Is Your Voice of the Customer Program Silent?
Customer experience leaders need to present insight with enough “voice” to prompt actual actions.
Voice of the Customer (VoC) programs are a cornerstone of successful customer experience programs. Yet the way this data is collected and used varies dramatically from one organization to another.
Voice of the Customer strategies helps organizations see a full view of their customers. The needs wants, behaviors, and challenges of customers can be identified by collecting and analyzing data from various sources.
This collective data leads to insights. Then, action can be taken to improve the customer experience. The Holy Grail is a 360-view of the customer to better meet and exceed their expectations.
Why Don’t Companies Have 360-Degree Customer View?
However, according to a report from Gartner, only 14% of companies felt they had a 360-degree view of the customer. Customer feedback is typically collected in both direct and indirect ways. Customers share feedback via surveys, polls, interviews, and more. But they also share feedback indirectly through social media and user reviews.
There’s structured feedback, like Net Promoter Score (NPS) results, as well as unstructured feedback, like customer emails and calls. The best VoC programs also include operational and behavioral data, like how customers travel through the digital experience and how often they purchase or renew.
All of this data is valuable and provides the most value when combined to see how the customer is thinking, feeling, and behaving in regard to their relationship with your brand. Data is often summarized and distilled into a dashboard with graphs, highlighted scores, and more.
The challenge is when the dashboard is not given context or seen as representing the humans it’s supposed to represent. Customer experience leaders are reduced to reporting numbers only. They share what numbers went up and down. They stand behind the colorful dashboard as a sign of progress. I call this role “number narrator.” This is not the ideal role for a customer experience leader.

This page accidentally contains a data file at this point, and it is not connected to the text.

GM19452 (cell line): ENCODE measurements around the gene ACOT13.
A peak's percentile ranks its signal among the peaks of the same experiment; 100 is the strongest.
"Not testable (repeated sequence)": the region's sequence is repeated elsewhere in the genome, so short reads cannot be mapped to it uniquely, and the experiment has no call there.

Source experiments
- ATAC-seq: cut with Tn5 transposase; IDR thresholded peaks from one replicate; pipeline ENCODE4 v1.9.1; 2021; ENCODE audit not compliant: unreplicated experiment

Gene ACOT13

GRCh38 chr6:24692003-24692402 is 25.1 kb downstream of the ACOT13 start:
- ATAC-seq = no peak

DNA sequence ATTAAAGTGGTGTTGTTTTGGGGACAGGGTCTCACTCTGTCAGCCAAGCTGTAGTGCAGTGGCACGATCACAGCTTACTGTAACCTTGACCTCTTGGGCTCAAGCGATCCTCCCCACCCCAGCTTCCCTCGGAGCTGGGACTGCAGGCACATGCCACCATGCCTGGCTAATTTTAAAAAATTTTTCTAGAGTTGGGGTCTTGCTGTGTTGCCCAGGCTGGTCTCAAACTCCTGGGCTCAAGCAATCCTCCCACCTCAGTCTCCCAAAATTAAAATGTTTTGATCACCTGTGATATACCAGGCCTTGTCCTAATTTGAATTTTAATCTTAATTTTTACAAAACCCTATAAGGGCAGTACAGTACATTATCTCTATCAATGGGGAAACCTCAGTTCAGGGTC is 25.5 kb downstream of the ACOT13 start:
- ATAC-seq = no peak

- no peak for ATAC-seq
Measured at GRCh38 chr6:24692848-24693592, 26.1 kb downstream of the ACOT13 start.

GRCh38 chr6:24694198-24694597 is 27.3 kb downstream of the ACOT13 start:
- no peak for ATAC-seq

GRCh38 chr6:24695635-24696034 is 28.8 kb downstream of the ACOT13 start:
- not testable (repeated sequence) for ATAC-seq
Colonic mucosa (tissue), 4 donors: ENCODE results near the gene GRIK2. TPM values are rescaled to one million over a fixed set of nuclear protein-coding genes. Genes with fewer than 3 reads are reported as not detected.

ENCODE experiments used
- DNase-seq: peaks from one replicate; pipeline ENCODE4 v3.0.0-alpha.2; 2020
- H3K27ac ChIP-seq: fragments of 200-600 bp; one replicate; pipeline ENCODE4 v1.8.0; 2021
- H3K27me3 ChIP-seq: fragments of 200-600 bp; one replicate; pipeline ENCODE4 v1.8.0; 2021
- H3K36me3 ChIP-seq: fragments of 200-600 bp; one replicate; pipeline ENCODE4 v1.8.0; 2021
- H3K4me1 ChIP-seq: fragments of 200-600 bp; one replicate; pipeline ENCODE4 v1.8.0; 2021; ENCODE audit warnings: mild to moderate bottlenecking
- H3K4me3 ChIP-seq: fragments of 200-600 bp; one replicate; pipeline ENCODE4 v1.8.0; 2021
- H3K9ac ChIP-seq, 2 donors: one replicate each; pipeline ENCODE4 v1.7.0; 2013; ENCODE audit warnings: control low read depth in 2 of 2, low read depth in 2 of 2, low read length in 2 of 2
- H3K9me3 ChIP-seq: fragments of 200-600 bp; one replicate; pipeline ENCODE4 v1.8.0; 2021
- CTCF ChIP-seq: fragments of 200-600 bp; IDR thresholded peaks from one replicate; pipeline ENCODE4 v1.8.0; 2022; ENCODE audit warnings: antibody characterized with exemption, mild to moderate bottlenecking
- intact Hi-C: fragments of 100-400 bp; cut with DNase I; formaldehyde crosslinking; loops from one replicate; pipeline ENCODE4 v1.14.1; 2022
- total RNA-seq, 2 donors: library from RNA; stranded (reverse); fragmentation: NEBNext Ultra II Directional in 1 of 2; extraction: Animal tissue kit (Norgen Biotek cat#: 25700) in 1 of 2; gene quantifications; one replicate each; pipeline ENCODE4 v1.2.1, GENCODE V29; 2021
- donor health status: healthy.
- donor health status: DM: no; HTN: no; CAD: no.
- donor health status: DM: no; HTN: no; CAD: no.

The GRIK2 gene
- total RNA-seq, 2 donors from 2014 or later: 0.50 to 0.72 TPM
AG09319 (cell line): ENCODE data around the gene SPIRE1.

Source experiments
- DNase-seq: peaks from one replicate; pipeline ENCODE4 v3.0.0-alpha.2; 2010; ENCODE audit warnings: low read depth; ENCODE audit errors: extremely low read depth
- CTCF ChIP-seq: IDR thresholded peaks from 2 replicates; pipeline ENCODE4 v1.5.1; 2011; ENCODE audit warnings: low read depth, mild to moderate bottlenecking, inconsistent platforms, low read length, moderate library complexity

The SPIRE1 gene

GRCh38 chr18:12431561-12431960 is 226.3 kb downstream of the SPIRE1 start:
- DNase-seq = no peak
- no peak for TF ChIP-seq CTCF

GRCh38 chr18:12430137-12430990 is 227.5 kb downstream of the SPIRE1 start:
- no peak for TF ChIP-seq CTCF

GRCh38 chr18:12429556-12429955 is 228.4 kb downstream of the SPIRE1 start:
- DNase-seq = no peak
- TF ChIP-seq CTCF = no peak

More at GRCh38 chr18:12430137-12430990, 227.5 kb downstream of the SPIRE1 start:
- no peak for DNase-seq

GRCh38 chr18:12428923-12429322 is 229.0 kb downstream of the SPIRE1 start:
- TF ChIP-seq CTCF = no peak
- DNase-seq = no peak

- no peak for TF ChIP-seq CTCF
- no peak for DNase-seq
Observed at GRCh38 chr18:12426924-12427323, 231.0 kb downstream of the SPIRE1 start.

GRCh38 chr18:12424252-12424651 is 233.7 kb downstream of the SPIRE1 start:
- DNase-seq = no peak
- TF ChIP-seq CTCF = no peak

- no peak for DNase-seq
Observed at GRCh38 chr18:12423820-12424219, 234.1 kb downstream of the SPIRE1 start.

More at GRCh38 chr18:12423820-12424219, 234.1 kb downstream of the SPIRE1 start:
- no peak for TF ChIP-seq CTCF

And if we agree that the point of any feedback collection is to use it to gain insights that lead to action, we need to move other leaders to feel the urgency of that action. Too many VoC insights are not presented with enough “voice” to prompt real actions. If your Voice of the Customer program is falling flat, it’s time to include the actual, human, real-life voice of your customers.
Use Real Words for Customer Support
It’s one thing to say customers are reporting a lower level of satisfaction with the ordering process. It’s another to use a few quotes:
- “I used to love this brand, but now I feel forgotten. I’m looking for options.”
- “I’ve tried. I ordered two products from this company and both arrived broken.”
- “I called customer service to solve my problem, but instead I got attitude and incompetence.”
The power of real words can move even a skeptical executive beyond a numbers-only dashboard. Spreadsheets and graphs are easy to consider as “data” that is removed from the people they represent. The real words of customers are emotional reminders of the individuals and what they’re feeling. Look for quotes from verbatims on surveys, social media reviews, or recorded calls to make your case. Quotes that use feeling words are powerful. Ideally, the regular reports and dashboards can include customer quotes to add color commentary to the Voice of the Customer program.
A Picture Is Worth 1,000 Graphs
That might be overstating it. But there is a place for photographs or illustrations to tell the customer’s story. This can be especially useful if the ideal experience has been envisioned but not yet executed.
For example, one airline had a goal of creating a better experience for customers who were picking up pets. The customer feedback was full of complaints about the dirty, noisy, and impersonal experiences customers had with this specific interaction. They felt the airline hadn’t met its promise and were concerned about the experience of their pets.
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